Teeth have an essential role in life. Everything from eating your favorite foods to flashing your smile depends on your teeth feeling and looking their best. To help keep your teeth in good condition through maintaining oral hygiene, understanding tooth anatomy is vital. In this article, we’ll look at the structure of teeth, as well as each part’s different functions.
Teeth are formed of three layers. These are:
1. Tooth Enamel
Enamel is a protective shield made up of minerals that creates the surface of a tooth. It also gives it a white appearance. Enamel helps protect the teeth from damage caused by chewing, as well as being a first defense against acid.
Dentin is the layer that lies behind the enamel. It is a hard substance that creates much of the tooth structure. It is less dense than enamel and is made up of microscopic tubes that connect to the tooth’s pulp chamber.
The function of dentin is to support the enamel, as well as carry sensations such as heat, cold and pressure to the nerve of the pulp chamber.
The central part of a tooth is the pulp. This houses nerves, connective tissues and blood vessels. Its purpose is to nourish the tooth during the growing process in childhood, as well as sensing changes in temperature and pressure. If a tooth is damaged, it is the pulp that creates the sensation of pain.
As well as the three primary layers, each tooth has distinct parts. These are as follows:
1. Crown: The part of the tooth you can see sitting on top of the gum.
2. Root: The part of the tooth that sits below the gum line, and is not visible. The roots hold the tooth within the gum, keeping it from moving easily.
3. Neck: The point at which the crown and root meet.
4. Pulp Chamber: A hollow area in the center of the tooth, where the pulp is located.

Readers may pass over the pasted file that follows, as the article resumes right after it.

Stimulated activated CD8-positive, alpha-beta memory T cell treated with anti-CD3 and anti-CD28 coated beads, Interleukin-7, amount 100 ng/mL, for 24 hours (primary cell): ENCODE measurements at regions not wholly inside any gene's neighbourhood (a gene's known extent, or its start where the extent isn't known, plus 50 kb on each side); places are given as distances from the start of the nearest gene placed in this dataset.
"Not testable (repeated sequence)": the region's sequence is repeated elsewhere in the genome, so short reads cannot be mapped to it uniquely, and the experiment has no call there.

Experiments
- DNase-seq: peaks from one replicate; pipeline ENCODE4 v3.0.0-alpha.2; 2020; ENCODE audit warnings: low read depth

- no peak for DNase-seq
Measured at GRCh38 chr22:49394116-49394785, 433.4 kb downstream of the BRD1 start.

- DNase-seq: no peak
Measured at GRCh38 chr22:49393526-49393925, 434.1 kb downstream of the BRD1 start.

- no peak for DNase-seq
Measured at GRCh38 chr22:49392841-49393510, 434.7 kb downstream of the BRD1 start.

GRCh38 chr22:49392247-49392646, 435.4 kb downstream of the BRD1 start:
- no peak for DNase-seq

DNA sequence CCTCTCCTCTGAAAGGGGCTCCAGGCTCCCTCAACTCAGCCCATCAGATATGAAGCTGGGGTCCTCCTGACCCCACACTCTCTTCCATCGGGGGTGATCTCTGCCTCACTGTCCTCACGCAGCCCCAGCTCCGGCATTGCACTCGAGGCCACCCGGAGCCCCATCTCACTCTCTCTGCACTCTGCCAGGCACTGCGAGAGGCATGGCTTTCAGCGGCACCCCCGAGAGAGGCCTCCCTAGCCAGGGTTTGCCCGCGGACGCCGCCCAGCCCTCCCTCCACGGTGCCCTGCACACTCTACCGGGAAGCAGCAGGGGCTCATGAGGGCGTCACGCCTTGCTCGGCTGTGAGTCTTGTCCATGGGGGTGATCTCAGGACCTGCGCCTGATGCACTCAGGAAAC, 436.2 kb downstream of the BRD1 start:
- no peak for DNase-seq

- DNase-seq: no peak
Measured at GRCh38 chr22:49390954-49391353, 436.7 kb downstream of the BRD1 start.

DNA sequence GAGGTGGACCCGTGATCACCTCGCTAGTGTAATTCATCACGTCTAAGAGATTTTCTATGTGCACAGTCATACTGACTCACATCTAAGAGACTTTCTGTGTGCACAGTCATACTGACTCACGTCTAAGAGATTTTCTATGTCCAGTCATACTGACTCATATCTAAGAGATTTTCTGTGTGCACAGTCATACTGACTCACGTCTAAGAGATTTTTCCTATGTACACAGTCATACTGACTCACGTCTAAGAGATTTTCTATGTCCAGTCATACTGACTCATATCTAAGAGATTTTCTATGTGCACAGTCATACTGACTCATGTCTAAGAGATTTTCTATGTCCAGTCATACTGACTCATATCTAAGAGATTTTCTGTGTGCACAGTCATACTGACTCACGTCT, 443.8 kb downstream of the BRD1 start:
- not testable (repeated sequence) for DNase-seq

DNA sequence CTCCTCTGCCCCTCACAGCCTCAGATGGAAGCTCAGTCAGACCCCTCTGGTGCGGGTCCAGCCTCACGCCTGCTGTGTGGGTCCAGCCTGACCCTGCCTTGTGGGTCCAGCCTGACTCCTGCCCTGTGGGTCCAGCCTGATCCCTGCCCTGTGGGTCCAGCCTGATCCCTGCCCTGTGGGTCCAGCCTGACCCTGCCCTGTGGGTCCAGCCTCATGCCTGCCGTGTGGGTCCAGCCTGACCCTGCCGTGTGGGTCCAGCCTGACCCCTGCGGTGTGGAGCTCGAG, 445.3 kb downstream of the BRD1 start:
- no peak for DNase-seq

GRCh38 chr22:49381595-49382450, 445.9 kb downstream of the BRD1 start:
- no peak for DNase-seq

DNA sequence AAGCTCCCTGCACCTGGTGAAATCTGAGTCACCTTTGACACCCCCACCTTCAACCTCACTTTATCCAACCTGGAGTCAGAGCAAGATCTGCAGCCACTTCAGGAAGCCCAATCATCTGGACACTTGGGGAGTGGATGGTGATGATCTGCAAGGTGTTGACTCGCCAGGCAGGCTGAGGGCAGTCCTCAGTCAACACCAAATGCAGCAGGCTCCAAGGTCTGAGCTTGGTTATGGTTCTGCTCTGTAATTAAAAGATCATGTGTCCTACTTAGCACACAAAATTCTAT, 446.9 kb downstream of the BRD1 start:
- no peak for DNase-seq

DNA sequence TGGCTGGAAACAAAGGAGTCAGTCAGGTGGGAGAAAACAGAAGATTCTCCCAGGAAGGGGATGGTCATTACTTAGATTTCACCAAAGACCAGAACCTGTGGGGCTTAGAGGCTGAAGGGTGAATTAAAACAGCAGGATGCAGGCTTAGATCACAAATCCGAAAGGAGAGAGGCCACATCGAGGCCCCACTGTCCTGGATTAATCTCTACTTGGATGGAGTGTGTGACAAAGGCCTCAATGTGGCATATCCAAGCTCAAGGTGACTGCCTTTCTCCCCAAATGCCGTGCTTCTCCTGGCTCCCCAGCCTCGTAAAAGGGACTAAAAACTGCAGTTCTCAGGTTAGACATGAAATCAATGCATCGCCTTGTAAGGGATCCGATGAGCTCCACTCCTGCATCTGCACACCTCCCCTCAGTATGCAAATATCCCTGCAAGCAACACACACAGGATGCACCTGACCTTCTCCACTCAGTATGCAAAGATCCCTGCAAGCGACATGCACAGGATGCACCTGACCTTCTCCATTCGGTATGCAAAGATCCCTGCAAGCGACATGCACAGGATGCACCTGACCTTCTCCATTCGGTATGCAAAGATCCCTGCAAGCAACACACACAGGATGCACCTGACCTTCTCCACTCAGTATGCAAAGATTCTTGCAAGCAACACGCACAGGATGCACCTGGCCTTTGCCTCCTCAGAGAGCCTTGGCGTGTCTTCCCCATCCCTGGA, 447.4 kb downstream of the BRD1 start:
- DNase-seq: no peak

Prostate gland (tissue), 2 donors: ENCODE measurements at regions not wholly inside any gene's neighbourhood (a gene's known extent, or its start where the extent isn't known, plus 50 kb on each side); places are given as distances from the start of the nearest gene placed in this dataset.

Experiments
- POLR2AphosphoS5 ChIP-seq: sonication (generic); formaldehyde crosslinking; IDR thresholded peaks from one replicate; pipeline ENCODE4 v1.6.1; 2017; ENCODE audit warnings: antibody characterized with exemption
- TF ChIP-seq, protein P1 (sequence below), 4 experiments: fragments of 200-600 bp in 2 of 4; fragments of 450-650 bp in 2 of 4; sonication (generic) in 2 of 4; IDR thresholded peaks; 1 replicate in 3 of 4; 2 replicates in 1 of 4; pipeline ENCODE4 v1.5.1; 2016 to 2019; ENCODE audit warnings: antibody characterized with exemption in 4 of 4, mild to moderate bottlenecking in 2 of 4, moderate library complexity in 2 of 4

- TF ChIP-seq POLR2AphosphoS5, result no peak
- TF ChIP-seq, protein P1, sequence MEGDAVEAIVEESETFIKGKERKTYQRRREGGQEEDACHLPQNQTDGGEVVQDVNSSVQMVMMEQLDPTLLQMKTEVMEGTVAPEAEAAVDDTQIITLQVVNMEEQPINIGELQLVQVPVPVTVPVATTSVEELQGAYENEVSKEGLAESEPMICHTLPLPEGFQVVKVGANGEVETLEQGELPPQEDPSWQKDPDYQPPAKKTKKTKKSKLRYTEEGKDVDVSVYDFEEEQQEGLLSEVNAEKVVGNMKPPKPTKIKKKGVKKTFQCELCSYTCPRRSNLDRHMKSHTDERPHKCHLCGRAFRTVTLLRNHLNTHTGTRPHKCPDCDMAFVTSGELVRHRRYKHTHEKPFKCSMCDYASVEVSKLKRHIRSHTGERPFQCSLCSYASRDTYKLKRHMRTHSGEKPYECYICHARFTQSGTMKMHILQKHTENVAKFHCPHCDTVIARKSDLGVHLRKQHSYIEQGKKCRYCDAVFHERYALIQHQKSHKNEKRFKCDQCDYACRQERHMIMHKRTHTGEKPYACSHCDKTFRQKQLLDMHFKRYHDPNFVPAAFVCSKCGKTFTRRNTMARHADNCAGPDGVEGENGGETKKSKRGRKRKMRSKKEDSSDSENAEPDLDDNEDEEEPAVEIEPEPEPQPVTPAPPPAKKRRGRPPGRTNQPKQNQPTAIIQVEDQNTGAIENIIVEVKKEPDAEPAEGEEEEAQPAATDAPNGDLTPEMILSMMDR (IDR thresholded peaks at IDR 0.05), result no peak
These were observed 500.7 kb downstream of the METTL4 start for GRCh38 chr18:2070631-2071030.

5. Root Canal: Inside the roots are narrow canals that contain blood vessels and nerves.
We have different kinds of teeth in our mouths. Their shape and size are designed for a particular purpose:
1. Incisors: These are positioned at the forefront of the mouth. Their thin shape makes them excellent at slicing through food.
2. Canines: These are the longer, pointed teeth that also help to tear food.
3. Premolars: At the mid-section of the mouth, you will find premolars. These have both pointed and flat surfaces that work to grind up food.
4. Molars: At the back of the mouth sit the molars. These teeth have larger flat surfaces for heavy-duty grinding.
A solid understanding of tooth anatomy helps you know what to do to maintain your oral health. Through daily brushing and flossing, as well as frequent dental check-ups, you can protect your tooth enamel and prevent problems occurring deeper into the teeth.
Keeping teeth in good condition is not just about functionality, it also boosts your confidence and is key to overall well-being. For more advice on dental health, feel free to get in touch with your trusted dentist in Rolla!
713 Salem Avenue Suite A, Rolla MO 65401
MON 7:30 am - 3:30 pm
WED - THU 7:30 am - 3:30 pm
FRI - SUN Closed